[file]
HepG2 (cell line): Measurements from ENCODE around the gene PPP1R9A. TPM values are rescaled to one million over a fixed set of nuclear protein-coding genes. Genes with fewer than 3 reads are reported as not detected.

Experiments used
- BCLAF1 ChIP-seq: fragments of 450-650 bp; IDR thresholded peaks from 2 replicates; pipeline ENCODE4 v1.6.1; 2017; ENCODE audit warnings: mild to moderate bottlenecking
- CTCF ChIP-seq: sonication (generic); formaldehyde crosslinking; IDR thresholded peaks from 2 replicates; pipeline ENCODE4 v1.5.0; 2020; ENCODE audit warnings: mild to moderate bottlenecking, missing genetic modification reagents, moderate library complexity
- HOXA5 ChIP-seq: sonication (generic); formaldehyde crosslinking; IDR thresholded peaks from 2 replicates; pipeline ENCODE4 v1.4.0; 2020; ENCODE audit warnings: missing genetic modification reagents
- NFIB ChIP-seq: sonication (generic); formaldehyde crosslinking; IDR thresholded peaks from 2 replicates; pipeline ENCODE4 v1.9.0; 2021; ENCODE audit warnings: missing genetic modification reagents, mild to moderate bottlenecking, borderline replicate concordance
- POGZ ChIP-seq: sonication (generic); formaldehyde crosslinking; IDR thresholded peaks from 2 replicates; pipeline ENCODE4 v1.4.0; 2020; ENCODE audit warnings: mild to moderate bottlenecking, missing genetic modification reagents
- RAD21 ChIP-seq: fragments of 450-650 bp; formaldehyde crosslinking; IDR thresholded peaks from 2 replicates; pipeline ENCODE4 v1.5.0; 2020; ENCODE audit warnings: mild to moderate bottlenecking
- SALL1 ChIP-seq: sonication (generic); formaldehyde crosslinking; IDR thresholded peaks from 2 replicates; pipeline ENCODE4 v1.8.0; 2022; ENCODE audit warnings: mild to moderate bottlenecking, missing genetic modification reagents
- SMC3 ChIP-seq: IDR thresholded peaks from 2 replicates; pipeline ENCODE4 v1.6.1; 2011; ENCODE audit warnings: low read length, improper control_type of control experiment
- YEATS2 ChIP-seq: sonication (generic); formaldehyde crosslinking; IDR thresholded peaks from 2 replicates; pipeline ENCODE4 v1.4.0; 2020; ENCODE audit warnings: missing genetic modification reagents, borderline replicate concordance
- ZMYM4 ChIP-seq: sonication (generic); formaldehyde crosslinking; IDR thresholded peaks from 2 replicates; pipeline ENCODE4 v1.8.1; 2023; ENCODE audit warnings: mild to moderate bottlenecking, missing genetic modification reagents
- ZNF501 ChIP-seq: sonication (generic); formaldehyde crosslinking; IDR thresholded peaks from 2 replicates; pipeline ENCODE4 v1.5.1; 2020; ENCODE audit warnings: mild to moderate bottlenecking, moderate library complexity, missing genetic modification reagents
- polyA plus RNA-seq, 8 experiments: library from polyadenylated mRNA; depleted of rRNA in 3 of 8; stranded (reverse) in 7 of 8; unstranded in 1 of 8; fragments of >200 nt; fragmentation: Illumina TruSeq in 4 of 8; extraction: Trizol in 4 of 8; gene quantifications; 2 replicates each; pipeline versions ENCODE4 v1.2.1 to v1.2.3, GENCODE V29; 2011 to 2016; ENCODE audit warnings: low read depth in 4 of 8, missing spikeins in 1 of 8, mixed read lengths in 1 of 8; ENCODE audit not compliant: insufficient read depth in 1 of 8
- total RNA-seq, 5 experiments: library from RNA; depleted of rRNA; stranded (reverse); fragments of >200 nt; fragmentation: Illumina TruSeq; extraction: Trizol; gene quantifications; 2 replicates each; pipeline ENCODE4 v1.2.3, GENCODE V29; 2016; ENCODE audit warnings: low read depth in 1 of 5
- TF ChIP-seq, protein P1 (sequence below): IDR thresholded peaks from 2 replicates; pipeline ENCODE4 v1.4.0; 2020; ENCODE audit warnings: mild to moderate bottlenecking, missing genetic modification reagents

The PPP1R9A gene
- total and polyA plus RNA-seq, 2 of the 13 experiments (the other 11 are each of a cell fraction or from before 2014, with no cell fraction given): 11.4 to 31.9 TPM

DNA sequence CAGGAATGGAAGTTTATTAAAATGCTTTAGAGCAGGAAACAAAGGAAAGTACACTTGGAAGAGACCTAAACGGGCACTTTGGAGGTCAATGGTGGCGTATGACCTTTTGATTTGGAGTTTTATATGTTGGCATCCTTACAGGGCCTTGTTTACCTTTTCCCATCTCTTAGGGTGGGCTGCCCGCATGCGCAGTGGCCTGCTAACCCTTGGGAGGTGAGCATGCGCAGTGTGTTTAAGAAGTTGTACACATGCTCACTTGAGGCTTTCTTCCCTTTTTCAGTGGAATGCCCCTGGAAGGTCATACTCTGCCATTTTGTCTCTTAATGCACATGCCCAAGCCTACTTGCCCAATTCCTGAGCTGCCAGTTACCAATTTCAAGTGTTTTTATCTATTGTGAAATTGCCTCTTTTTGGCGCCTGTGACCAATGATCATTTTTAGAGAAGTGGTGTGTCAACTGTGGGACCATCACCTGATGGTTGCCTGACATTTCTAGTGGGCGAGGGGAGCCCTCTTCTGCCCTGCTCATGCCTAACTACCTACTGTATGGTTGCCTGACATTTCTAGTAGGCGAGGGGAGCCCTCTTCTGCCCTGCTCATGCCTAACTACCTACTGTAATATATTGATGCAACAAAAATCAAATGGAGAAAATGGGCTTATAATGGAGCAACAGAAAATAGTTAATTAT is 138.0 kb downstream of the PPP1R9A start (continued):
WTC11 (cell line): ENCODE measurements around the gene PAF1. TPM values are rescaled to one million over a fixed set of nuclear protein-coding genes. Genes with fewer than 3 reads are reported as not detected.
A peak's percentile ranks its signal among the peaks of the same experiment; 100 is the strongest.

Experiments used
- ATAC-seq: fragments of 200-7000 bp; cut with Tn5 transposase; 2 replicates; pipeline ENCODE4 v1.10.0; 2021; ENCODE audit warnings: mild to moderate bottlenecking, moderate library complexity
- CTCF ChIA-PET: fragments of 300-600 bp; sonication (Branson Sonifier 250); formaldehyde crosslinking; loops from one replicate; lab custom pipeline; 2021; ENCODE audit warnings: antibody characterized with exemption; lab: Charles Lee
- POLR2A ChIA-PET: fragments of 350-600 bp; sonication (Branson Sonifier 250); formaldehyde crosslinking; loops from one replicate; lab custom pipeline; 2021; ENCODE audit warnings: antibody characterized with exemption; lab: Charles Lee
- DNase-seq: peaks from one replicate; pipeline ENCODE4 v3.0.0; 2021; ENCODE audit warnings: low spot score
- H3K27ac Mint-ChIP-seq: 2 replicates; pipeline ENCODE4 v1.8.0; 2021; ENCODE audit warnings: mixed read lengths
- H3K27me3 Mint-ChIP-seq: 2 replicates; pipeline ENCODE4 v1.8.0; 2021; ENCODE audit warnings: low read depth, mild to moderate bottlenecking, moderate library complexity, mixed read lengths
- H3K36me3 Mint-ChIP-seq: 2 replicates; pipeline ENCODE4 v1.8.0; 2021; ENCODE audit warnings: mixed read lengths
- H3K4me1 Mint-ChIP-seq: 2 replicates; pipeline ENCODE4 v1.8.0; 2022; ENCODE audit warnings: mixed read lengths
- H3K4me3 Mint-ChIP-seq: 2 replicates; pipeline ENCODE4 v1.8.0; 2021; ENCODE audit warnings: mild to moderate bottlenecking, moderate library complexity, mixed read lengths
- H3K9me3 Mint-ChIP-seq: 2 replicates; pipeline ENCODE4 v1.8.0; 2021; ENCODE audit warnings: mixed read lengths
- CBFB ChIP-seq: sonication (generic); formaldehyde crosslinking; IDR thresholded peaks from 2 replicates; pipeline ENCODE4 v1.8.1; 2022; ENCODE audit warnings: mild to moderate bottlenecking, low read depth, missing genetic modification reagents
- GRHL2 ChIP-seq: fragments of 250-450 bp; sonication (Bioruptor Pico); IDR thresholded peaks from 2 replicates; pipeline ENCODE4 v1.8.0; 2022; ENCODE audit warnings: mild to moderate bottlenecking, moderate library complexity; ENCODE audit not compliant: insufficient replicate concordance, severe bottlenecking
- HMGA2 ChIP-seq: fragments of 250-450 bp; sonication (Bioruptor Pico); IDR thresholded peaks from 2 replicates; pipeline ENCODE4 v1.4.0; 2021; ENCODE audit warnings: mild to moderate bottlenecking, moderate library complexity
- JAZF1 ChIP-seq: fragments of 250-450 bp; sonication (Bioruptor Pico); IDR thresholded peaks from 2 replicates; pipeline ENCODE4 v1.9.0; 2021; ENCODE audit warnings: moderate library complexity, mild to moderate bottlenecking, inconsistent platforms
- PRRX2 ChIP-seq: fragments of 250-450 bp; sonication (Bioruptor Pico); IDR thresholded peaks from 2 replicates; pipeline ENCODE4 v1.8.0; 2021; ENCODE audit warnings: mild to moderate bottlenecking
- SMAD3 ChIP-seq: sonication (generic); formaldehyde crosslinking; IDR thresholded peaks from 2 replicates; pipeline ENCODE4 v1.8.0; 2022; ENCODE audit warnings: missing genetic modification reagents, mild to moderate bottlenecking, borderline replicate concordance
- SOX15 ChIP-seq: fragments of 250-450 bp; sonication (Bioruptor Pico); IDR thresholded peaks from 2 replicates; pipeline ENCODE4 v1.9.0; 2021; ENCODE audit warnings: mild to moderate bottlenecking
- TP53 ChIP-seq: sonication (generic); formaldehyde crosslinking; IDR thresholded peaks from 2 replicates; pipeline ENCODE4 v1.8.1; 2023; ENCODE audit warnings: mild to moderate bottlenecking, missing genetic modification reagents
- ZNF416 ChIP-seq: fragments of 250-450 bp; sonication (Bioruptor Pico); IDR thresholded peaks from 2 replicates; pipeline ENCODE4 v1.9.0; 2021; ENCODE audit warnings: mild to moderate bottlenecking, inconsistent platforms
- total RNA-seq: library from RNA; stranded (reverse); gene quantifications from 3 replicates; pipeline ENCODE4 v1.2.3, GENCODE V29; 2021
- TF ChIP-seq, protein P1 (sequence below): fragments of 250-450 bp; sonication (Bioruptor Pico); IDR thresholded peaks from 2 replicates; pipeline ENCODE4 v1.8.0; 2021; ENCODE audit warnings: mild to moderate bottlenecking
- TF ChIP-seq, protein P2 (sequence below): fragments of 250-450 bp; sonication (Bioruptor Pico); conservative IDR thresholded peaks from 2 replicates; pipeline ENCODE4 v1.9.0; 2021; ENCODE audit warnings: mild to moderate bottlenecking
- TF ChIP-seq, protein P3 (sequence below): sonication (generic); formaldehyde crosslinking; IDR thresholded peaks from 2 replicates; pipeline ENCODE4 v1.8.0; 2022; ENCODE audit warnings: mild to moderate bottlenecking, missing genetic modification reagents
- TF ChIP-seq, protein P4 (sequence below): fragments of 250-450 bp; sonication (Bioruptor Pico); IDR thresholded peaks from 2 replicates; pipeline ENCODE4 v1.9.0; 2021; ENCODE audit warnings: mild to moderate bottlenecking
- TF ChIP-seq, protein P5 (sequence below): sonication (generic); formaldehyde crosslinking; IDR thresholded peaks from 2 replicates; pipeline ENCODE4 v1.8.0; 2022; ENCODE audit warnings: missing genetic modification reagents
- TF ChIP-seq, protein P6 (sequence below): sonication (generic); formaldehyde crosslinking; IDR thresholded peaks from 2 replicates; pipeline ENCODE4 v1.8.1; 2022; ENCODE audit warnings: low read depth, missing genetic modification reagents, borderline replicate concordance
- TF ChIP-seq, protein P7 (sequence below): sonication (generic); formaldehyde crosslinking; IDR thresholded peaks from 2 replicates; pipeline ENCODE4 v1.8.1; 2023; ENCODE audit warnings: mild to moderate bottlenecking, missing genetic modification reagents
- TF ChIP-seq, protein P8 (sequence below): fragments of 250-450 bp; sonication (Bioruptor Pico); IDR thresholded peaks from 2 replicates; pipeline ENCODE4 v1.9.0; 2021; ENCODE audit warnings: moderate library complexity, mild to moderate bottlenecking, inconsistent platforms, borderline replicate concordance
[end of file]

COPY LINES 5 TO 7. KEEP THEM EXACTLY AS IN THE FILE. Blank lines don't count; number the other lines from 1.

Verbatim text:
- HOXA5 ChIP-seq: sonication (generic); formaldehyde crosslinking; IDR thresholded peaks from 2 replicates; pipeline ENCODE4 v1.4.0; 2020; ENCODE audit warnings: missing genetic modification reagents
- NFIB ChIP-seq: sonication (generic); formaldehyde crosslinking; IDR thresholded peaks from 2 replicates; pipeline ENCODE4 v1.9.0; 2021; ENCODE audit warnings: missing genetic modification reagents, mild to moderate bottlenecking, borderline replicate concordance
- POGZ ChIP-seq: sonication (generic); formaldehyde crosslinking; IDR thresholded peaks from 2 replicates; pipeline ENCODE4 v1.4.0; 2020; ENCODE audit warnings: mild to moderate bottlenecking, missing genetic modification reagents